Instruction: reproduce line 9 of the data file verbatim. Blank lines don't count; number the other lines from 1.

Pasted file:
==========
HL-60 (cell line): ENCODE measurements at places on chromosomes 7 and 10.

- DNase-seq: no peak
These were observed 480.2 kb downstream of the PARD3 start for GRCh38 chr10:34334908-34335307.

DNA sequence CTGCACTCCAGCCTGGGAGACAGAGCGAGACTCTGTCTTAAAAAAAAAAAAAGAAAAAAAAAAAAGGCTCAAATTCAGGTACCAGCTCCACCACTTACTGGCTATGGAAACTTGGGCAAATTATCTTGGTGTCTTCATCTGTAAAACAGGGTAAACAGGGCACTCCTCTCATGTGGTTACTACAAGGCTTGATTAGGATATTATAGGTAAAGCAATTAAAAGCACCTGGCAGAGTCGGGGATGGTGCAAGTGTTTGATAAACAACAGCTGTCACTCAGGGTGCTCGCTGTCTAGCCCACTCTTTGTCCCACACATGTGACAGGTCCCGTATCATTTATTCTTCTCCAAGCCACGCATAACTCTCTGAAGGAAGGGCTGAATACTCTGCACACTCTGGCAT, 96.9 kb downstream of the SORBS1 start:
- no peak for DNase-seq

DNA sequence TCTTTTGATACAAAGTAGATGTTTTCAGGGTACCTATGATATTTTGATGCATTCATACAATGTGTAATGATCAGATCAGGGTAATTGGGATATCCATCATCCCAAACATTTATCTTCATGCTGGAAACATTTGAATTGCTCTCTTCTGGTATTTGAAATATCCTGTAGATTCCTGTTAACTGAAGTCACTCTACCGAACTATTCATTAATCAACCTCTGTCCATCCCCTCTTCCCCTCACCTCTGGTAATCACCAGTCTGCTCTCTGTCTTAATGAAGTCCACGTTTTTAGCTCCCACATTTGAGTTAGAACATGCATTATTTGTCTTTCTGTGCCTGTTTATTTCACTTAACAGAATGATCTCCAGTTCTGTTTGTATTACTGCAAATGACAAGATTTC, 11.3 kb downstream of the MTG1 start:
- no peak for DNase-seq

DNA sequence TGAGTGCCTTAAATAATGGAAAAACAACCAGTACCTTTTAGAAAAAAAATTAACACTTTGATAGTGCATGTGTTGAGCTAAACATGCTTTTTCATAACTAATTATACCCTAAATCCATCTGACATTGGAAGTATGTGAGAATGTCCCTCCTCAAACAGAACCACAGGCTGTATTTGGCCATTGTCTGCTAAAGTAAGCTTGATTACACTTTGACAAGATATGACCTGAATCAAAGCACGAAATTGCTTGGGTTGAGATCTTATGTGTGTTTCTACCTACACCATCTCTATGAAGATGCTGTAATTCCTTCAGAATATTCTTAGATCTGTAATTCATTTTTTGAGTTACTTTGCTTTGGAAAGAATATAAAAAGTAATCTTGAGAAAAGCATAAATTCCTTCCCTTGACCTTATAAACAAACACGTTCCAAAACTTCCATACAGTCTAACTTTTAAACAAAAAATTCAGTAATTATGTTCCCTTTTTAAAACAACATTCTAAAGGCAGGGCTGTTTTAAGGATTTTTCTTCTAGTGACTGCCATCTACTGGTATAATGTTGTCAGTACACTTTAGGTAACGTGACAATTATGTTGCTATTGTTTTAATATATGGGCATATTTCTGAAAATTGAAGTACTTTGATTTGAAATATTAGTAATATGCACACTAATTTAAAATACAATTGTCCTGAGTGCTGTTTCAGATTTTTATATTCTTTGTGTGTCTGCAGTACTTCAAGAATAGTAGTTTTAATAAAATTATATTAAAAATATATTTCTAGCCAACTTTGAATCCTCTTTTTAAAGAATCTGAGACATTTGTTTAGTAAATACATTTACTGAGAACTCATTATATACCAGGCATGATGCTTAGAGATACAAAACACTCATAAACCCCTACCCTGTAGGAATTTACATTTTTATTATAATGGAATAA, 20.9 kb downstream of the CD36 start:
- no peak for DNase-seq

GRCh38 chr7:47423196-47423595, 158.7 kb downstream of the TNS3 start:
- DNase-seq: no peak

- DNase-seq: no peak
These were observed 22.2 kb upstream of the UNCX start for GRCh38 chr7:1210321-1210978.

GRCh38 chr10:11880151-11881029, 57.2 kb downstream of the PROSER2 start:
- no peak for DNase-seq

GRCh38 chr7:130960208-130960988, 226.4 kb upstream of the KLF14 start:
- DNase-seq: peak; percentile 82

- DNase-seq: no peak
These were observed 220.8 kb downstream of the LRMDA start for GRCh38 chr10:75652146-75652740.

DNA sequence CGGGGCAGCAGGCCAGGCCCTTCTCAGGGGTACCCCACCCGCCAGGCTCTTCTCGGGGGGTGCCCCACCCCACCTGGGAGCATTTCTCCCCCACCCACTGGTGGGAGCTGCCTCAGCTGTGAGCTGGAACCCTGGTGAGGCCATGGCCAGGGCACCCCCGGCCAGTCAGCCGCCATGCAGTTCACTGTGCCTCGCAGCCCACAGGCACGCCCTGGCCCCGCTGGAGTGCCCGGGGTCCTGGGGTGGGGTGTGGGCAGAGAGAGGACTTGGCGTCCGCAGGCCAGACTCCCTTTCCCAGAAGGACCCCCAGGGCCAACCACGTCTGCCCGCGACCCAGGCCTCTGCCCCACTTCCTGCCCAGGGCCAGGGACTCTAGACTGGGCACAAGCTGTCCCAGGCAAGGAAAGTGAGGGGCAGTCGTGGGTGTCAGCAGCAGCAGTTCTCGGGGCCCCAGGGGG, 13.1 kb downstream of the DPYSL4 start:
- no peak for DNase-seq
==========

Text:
- no peak for DNase-seq